Hey, what happened to accessibility?

STEVE SIMMONS -- Toronto Sun

, Last Updated: 8:49 AM ET

This is John Ferguson's first real training camp in charge of the Maple Leafs and we suggest a change in title is in order.

Rather than refer to him as general manager he should be called micro-manager.

There are, at camp, rules for this, rules for that and sign, sign, everywhere a sign: Do this, don't do that, can't you read the sign?

Pat Quinn was and is a control freak when it comes to the environment of his hockey team. Ferguson is all that and a bucket of pucks.

This is supposed to be the new user-friendly National Hockey League. That was the sell, remember. The great new partnership.

And now, that we're all back in business together -- players, management, media (quick now, a group hug) -- the goal was to grow this great game of ours in the best interest of revenue, salaries, and circulation.

Isn't that what Tie Domi told us? We're all in this together.

Only some of us are more in there than others.

And in this bold new world, there is never anything quite bold about how the Maple Leafs operate.

Maybe they haven't read the league memos or typically, because they're the Maple Leafs, maybe they just choose to ignore them.

But as you walk into Leaf camp -- and I've been walking into Leaf camps and other NHL training camps for 25 years now -- I can't remember ever seeing a camp so cordoned off and so burdened with rules that someone actually had to think long and hard to set this up.

Airport lineups aren't this organized with ropes.

Team don't get this anal naturally. It takes great effort to do so.

And everywhere you look in the Ricoh Coliseum, there is a sign indicating something -- more than 20 of them reading TEAM ACCESS ONLY, and the word "only" is underlined, just in case nobody noticed what that happened to indicate.

The way the arena is set up, fans sit on one side of the Coliseum, team personnel sit in their own section on the other side of the ice and media are banished to another section. Most interaction between team personnel and those covering the Leafs is strictly coincidental.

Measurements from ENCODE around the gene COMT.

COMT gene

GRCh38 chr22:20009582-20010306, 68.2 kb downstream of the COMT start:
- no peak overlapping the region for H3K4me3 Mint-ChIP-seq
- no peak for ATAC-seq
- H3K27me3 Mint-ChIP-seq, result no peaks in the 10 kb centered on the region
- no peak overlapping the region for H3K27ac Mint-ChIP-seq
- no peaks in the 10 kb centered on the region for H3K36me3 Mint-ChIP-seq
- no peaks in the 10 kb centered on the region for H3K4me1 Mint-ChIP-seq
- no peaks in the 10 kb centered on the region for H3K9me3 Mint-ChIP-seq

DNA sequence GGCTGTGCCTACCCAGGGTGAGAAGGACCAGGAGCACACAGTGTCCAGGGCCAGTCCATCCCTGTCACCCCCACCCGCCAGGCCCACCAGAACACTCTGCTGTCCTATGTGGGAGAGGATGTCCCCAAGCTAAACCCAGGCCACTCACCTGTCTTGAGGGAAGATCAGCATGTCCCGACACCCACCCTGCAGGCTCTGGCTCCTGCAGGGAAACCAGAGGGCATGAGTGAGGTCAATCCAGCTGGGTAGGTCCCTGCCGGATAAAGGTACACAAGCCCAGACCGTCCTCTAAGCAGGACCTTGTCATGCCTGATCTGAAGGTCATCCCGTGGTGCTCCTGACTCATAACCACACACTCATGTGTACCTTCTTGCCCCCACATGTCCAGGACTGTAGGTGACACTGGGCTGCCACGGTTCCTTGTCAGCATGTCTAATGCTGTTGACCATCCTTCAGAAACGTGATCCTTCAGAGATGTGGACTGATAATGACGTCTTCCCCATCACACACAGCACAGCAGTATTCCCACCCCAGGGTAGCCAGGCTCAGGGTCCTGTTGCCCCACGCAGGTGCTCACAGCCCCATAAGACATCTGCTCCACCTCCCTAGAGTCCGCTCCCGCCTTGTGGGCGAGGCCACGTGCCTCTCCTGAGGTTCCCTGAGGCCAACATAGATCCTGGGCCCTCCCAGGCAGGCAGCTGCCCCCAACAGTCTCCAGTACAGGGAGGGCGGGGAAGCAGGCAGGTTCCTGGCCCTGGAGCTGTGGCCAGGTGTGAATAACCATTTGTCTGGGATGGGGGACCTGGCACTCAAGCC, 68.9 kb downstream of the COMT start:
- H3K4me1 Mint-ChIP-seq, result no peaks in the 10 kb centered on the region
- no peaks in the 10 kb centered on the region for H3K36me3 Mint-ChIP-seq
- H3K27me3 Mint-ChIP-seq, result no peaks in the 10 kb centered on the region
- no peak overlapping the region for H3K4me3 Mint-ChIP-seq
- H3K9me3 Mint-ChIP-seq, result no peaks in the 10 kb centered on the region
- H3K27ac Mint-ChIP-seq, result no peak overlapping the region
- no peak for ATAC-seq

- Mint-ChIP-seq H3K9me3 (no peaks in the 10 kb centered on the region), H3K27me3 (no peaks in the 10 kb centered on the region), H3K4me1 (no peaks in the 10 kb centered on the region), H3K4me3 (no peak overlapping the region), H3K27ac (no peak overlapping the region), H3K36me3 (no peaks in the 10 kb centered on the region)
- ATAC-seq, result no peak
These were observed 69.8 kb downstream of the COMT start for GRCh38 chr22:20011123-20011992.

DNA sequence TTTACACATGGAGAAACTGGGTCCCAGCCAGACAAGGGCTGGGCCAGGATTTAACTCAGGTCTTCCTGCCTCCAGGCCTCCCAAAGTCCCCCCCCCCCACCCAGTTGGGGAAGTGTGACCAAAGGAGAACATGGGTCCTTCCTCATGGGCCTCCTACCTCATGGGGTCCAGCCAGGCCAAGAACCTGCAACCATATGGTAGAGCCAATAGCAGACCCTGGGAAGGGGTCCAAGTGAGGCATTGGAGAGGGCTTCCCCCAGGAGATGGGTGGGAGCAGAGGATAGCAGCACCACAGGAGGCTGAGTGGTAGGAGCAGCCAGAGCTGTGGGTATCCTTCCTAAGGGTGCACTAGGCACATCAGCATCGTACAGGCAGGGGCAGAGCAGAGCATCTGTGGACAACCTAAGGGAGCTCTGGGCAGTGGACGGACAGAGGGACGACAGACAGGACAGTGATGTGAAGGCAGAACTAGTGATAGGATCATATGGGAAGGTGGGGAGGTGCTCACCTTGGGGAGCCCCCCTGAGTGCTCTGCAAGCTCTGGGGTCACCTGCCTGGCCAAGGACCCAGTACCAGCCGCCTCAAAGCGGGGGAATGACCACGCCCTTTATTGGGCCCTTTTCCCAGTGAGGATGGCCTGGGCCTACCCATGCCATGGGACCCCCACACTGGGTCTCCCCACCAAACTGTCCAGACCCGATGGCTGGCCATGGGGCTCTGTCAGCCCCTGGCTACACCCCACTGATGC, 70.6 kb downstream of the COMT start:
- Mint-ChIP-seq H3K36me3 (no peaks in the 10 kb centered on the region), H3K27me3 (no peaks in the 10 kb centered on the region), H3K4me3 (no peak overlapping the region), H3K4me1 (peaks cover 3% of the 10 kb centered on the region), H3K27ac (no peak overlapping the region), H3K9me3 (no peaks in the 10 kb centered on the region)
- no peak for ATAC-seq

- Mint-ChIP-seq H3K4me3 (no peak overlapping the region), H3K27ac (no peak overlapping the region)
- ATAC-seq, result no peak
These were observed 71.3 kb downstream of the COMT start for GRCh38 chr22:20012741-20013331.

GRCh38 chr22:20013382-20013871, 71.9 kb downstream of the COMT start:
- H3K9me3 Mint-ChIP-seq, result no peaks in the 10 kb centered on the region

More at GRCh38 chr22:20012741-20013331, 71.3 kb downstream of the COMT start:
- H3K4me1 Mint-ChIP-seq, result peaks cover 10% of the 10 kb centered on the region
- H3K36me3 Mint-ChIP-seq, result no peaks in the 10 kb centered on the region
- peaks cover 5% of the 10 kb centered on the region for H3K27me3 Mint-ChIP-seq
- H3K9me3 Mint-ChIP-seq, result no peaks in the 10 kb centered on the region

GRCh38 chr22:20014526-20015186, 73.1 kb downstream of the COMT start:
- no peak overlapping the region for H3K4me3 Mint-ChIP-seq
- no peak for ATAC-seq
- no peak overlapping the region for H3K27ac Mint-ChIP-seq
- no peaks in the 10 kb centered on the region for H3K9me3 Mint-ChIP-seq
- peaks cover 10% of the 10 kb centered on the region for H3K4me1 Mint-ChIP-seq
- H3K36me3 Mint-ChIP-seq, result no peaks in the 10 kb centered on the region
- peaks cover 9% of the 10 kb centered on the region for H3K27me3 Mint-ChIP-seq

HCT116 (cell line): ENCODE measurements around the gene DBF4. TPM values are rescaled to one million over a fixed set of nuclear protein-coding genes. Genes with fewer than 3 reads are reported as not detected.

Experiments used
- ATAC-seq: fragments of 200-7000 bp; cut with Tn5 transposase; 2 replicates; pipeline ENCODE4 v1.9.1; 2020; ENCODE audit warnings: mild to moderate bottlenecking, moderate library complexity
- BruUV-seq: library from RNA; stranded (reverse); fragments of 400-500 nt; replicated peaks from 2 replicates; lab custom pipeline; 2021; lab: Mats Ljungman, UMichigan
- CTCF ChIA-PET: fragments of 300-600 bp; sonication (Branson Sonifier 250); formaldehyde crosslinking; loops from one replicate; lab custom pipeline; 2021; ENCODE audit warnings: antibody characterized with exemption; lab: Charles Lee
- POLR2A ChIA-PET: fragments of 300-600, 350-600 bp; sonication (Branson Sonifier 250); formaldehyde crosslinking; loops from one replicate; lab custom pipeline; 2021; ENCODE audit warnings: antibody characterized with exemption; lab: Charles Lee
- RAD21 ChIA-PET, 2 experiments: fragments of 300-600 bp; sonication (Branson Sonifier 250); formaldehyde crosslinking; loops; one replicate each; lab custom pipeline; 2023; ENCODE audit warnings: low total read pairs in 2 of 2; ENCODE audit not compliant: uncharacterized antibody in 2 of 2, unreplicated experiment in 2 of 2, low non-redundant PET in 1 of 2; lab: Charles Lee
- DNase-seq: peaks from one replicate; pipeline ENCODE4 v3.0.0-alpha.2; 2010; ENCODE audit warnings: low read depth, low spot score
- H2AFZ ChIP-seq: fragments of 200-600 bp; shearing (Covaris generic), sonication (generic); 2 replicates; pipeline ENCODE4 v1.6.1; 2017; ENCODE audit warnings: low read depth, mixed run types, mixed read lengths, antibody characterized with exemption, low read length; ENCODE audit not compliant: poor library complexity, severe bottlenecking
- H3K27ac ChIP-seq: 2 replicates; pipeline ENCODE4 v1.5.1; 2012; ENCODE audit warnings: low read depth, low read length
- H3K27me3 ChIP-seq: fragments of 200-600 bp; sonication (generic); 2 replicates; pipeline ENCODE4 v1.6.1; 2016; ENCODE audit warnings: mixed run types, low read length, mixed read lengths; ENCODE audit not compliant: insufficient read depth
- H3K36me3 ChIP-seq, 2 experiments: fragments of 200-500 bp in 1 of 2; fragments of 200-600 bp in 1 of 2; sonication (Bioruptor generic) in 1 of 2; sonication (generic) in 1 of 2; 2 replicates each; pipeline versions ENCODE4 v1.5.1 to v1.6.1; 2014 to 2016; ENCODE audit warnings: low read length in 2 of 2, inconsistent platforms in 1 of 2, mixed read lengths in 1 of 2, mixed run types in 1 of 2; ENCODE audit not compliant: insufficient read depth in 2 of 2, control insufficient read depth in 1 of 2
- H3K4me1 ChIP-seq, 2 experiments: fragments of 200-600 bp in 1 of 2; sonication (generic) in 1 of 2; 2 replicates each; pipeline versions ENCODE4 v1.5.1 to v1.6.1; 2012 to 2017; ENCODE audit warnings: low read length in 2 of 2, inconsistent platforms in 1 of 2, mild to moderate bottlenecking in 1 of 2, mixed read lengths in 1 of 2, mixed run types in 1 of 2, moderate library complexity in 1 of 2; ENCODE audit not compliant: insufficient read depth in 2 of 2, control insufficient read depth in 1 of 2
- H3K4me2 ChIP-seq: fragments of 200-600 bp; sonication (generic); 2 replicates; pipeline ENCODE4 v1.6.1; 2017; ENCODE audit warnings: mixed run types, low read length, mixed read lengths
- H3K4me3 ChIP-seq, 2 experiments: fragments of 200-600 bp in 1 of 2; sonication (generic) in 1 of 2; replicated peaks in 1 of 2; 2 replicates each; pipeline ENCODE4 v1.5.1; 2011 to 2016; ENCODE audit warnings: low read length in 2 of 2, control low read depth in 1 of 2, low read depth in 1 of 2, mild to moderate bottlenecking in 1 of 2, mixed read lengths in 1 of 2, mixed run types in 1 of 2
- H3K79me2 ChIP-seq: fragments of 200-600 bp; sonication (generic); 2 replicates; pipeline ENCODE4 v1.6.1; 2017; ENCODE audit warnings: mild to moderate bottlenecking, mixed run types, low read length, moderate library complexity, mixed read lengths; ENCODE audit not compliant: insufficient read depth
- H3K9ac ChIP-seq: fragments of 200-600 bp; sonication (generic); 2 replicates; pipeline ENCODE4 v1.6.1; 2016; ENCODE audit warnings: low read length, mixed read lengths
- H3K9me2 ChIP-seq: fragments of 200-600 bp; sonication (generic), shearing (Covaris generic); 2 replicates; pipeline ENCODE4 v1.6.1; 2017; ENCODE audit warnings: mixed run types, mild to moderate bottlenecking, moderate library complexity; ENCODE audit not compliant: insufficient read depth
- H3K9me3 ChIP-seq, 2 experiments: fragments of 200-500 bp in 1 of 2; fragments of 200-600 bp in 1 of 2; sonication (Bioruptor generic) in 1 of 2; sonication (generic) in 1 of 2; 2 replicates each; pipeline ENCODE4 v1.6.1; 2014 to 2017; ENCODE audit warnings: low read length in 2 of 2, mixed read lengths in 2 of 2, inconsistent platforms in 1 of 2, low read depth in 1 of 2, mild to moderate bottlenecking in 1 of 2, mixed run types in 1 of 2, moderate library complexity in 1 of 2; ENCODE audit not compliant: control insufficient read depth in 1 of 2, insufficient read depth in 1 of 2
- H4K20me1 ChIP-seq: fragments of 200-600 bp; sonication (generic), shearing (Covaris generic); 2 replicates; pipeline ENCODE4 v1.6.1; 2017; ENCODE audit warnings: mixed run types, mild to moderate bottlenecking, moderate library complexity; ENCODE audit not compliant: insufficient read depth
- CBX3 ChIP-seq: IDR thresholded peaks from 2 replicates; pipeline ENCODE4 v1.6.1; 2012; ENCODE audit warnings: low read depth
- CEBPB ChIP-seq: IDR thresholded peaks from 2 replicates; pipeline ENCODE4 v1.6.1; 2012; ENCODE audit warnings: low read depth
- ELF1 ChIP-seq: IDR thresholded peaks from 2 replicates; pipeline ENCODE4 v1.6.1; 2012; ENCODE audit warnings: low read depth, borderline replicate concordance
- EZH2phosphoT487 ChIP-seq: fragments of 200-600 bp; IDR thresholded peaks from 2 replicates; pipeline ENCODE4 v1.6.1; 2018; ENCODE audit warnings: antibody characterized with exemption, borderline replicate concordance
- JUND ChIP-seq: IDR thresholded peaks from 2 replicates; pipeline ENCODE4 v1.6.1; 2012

The days of sitting and watching camp with Cliff Fletcher on one side of you and Bill Watters on the other are long over. But there's nothing quite like listening to a scout watching one of his young prizes in a big-league scrimmage for the first time to glean the kind of information that fans of the team relish.

Only the Leafs don't want that.

They are attempting to not only package and sell their own team -- which they do rather well -- but they are also attempting to package and sell the news.

Once upon a time, you could walk around a training camp and talk to any player you'd want. All you had to do was wait for them to finish their workouts, their skates, their rub-downs and whatever else they happen to go through on that given day. But they were there to talk -- and sometimes just to you and not a boat load of cameras.

INFORMAL

I suspect if I got in my car and drove down the QEW to Buffalo the Sabres camp would be that informal.

Just not the Leafs. Eric Lindros, as disinterested an interview subject as you might want to find, talks to an entire group in what's known in our industry as a scrum. One player at a time. One interview at a time. He says little. We ask little. But he gets on network television for doing this.

John Ferguson disagrees that there are problems with how the Leaf camp has been set up. "I'm not aware access is limited or compromised," he said. "We've opened up our camp to the public. We're keeping our camp in Toronto. We're reaching out to our fans, making it right."

Yesterday was Day 3 of Leaf camp and the first time Ed Belfour, reaching out to the fans, decided to grunt his way through the mandatory question and answer session. Belfour works hard at being excruciatingly dull and happens to be rather good at it.

On Day 2, security people spent much of the time informing people where they could and couldn't stand. That day, a Sun photographer tried to take some pictures from rinkside, which is typically how he does his job. He was told he'd have to move. He was then sent to the upper level of the Coliseum. And then he was told he'd have to move again.

Security, Ferguson said, was overzealous just not the Leafs.

"We're going out of our way to be accessible," he said. "We're doing our part."


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